Sustainable Strides

By Margaret Coventry / September 14, 2011

Elephant CampThe Leading Hotels of the World, the largest global luxury hotel brand, recently launched the Leading Green Initiative, a carbon neutral program whereby the brand will directly absorb the cost to offset guests’ energy consumption for stays at any of its 440 hotels worldwide. It also spearheaded a new partnership between Sustainable Travel International (STI), the global non-profit leader in sustainable travel solutions and Leading Quality Assurance (LQA), a joint venture of Leading Hotels. Together, they created an innovative program that carries out evaluations in five areas: policy and documentation; energy conservation; water conservation; recycling; and community. In order to become LECS certified, hotels must undergo a preliminary desk audit, complemented by an on-site, third-party assessment handled by LQA. Tabacon Grand Spa Thermal Resort in Costa Rica just achieved STI’s Luxury Eco Certification Standard (LECS), the first and only voluntary, global certification program of its kind. The Fairmont San Francisco’s executive chef JW Foster teamed up with Marshall’s Farm to install honey beehives in the hotel’s new culinary garden to help support the bee population. About 250 pounds of honey will be produced this year, which will be served to hotel guests as part of Fairmont’s commitment to offering local, organic, sustainable cuisine. Jakes on Treasure Beach, Jamaica, has introduced Farm Dinners, a new program that’s part of the hotel’s growing “eat local” initiatives. Dinners are held monthly the Saturday closest to the full moon and serve up savory organic dishes. Set in the heart of Pedro Plains Field, beneath Jamaica’s beautiful St. Elizabeth hillside, the dinners benefit the farmers of the region. Anantara Golden Triangle is deeply committed to helping Thailand’s elephant population. Its on-site Elephant Camp, in conjunction with Thailand’s National Elephant Institute and the Elephant Conservation Center, houses 34 rescued elephants, their mahouts’ wives and their children. The camp is overseen by John Roberts whose professional background includes working with tigers in Nepal and national parks conservation in the U.S. and Australia. He and the resort have created The Golden Triangle Asian Elephant Foundation, a registered charity. Six Senses Resorts & Spas has discontinued offering a variety of trendy imported drinking waters at all of their properties. The choices now are Six Senses sparkling or still, or local water. The Six Senses drinking water is produced to the highest international drinking water EPA standards and is processed on-site at each of the group’s resorts. In other Six Senses news, Soneva Fushi in the Maldives, installed the largest solar power plant in the Maldives in an effort to achieve a zero carbon footprint. It has also inaugurated Eco Centro, a project that converts the waste generated by the resort operation into good use. Hilton Worldwide’s LightStay initiative is a system that calculates and analyzes environmental impact. It measures energy and water use and waste and carbon output at Hilton properties. By the end of 2011, all 3,600 properties within the global brand will use LightStay, making it the first hospitality company, says a spokesperson, to require property-level measurement of sustainability. This past July, Motel 6 in Northlake, Texas, became the The Ritz-Carlton, Naplesnation’s first LEED certified economy lodging property. The Intercontinental Hotel Group introduced Green Engage, a new group-wide online sustainability management system that works like this: Hotels input their site data into Green Engage which then generates reports and benchmarks against similar hotels globally, then advises the hotel on specific actions needed to reduce impacts, depending on location. To date, 900 hotels are set up to use this. Wyndham Green is Wyndham Worldwide’s initiative, and involves numerous efforts, including training and educating 20,000 employees, using green guestroom key cards made from 87 percent recycled content (there are 370,000 cards in use), purchasing power from renewable energy sources, installing solar panels, and minimizing waste. Great Wolf Resorts, North America’s largest family indoor waterpark resorts, was the first to have all U.S. properties Green Seal certified. To date, 85 hotels in 20 states have been certified by Green Seal, a 20-year-old non-profit that certifies hotels as green after a rigorous reporting and inspection program. The Ritz-Carlton Hotel Company recently introduced environmentally friendly water bottles at its North American and select Caribbean hotels. After learning of the waste that was caused by using nearly five million, 16-ounce plastic bottles per year at the properties, Simon Cooper, president and COO, challenged his sustainable team to find a solution. After 18 months of research, the company has developed a partnership with Prima and created a co-branded sustainable bottle that’s made 100 percent from plants and that can decompose in 30 days or be reprocessed. In April, The Ritz-Carlton, Charlotte was awarded LEED Gold certification. The company’s spas are pulling their green weight in different ways at different locations. The Ritz-Carlton, Naples features a specially designed Eco-Room and some of the more creative, results-driven organic treatments we’ve tried. More and more organic offerings and product lines are popping up at spa menus at the Laguna Niguel, Key Biscayne, Denver, and Georgetown hotels.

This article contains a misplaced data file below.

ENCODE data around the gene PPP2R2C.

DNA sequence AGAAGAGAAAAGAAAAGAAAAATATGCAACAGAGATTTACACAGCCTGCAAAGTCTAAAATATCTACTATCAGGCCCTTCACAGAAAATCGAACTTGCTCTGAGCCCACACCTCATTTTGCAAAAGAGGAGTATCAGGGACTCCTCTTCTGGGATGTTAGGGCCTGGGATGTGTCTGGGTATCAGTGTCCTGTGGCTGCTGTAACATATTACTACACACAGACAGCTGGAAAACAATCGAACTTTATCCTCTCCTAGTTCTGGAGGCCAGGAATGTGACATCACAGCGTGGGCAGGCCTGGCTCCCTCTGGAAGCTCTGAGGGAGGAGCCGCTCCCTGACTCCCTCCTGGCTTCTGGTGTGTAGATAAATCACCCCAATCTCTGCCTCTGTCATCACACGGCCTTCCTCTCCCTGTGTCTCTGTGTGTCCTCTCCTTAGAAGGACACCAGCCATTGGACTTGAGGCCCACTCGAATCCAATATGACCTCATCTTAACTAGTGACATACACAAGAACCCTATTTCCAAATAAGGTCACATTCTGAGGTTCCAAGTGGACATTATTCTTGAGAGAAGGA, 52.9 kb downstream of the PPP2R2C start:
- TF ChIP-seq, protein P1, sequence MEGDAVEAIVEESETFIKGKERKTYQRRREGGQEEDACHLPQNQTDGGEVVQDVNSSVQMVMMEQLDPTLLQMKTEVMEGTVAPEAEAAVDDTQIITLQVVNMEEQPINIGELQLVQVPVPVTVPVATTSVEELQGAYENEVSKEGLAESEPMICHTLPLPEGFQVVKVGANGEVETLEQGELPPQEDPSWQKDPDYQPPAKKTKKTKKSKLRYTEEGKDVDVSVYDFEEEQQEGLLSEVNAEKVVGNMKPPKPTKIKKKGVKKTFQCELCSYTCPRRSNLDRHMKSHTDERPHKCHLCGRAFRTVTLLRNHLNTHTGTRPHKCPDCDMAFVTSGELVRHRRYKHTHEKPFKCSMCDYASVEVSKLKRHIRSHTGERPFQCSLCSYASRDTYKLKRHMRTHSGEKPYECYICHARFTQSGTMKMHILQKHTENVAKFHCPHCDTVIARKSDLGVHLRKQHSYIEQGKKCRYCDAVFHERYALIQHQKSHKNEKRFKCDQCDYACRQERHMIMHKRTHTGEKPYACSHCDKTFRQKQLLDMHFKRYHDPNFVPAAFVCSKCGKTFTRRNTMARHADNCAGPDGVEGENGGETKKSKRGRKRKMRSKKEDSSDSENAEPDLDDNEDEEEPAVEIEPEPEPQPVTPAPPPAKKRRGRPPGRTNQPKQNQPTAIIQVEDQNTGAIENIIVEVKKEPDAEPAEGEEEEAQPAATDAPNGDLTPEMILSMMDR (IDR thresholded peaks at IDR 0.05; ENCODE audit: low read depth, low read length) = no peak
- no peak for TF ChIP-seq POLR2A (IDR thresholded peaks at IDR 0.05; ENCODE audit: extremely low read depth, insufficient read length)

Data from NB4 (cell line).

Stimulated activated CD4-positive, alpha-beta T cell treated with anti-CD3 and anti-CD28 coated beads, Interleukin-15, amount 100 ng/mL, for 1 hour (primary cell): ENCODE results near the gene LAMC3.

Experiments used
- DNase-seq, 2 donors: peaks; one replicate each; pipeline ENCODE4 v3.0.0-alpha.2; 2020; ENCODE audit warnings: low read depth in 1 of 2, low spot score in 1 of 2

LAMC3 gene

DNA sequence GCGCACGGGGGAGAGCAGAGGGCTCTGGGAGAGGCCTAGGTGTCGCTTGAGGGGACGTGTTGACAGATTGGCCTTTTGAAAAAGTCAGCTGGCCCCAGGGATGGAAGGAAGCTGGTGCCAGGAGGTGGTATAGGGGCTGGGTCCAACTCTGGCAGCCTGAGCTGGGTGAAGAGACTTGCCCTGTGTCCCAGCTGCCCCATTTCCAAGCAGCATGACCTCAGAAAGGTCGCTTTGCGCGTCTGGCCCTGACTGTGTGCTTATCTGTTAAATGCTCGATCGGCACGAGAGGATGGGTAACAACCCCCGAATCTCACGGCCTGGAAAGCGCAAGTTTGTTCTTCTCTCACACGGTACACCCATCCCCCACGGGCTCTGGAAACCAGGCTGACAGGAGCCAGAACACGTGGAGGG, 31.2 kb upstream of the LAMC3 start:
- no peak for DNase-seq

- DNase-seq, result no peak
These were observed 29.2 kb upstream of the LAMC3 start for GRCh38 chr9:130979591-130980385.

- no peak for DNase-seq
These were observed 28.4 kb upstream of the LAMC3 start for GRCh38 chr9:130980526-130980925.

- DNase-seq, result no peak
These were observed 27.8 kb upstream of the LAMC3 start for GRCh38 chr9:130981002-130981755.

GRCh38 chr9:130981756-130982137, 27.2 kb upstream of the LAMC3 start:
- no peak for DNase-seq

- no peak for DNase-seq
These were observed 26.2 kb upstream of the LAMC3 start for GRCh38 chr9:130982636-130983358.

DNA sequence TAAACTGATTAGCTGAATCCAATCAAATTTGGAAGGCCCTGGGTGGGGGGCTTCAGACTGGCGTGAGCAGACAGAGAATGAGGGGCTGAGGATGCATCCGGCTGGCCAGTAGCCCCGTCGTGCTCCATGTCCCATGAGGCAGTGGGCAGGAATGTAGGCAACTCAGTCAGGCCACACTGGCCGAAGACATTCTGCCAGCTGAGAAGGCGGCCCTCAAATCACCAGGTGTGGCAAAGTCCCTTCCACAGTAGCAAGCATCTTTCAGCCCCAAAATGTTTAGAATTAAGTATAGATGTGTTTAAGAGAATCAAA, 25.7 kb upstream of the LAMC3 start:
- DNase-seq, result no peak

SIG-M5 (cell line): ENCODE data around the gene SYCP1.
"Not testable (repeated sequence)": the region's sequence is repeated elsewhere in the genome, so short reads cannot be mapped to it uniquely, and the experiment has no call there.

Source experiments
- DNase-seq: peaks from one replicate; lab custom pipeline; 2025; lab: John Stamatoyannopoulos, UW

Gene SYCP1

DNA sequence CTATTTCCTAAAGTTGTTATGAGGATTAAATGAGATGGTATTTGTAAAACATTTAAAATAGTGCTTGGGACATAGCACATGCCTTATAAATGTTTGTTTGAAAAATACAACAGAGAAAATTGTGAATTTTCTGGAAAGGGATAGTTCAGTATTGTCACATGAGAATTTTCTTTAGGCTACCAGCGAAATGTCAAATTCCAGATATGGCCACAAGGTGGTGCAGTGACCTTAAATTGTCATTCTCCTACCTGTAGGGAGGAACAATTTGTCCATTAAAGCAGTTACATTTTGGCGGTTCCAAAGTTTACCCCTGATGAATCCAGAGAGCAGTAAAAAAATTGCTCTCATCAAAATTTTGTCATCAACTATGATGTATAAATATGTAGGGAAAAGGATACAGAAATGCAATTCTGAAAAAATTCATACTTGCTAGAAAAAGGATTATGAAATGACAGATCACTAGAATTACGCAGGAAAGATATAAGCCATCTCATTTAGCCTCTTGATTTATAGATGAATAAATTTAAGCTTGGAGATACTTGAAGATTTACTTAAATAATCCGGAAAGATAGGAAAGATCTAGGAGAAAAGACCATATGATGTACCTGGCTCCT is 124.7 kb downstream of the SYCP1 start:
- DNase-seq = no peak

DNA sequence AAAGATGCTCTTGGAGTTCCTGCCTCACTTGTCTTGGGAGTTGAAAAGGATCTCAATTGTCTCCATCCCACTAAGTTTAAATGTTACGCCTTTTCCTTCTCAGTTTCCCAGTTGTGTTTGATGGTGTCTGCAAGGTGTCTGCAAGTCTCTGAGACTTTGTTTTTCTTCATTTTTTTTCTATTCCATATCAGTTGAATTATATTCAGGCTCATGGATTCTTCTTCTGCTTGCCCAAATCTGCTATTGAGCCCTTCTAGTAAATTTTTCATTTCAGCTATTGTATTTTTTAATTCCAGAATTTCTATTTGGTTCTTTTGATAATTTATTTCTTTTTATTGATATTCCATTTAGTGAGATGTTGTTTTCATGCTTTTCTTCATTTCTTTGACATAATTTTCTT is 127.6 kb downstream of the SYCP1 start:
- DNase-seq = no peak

Photo top: Siz Senses Soneva Fushi; Photo right: Elephant Camp at Anantara Golden Triangle; Photo left: The Ritz-Carlton, Naples

Element Hotels

As frequent travelers can attest to, it often can be difficult to stay healthy and eco-minded when on the road. With this in mind, Starwood Hotels & Resorts Worldwide have unveiled Element Hotels, a chain of design-conscious, newly constructed properties that focus on healthful and green living and that—in a first for the industry—are each required to be LEED certified. In addition to implementing sustainable operational practices and incorporating recycled materials in the décor, the hotels—which rolled out in earnest through 2009—are wellness- and eco-friendly in lots of clever ways: Every room has a full kitchen with Energy Star-rated appliances (to promote healthy eating) and filtered drinking water (to cut down on plastic bottles); paper “Do Not Disturb” signs have been replaced with door magnets; hybrid cars enjoy priority parking; and the on-site pantry stocks goodies from Whole Foods. Popular with long-stay and corporate guests, the hotels are also just really comfortable to stay in, offering complimentary evening guest cocktail hours, well-thought-out work desks, free bikes, 24-hour gyms and chlorine-free pools. At press time, there are six Elements currently open (in cities like Dallas, Denver and Las Vegas), with several more—including a Times Square location—scheduled to open over the next two years. —Sandra Ramani

Margaret Coventry
Margaret Coventry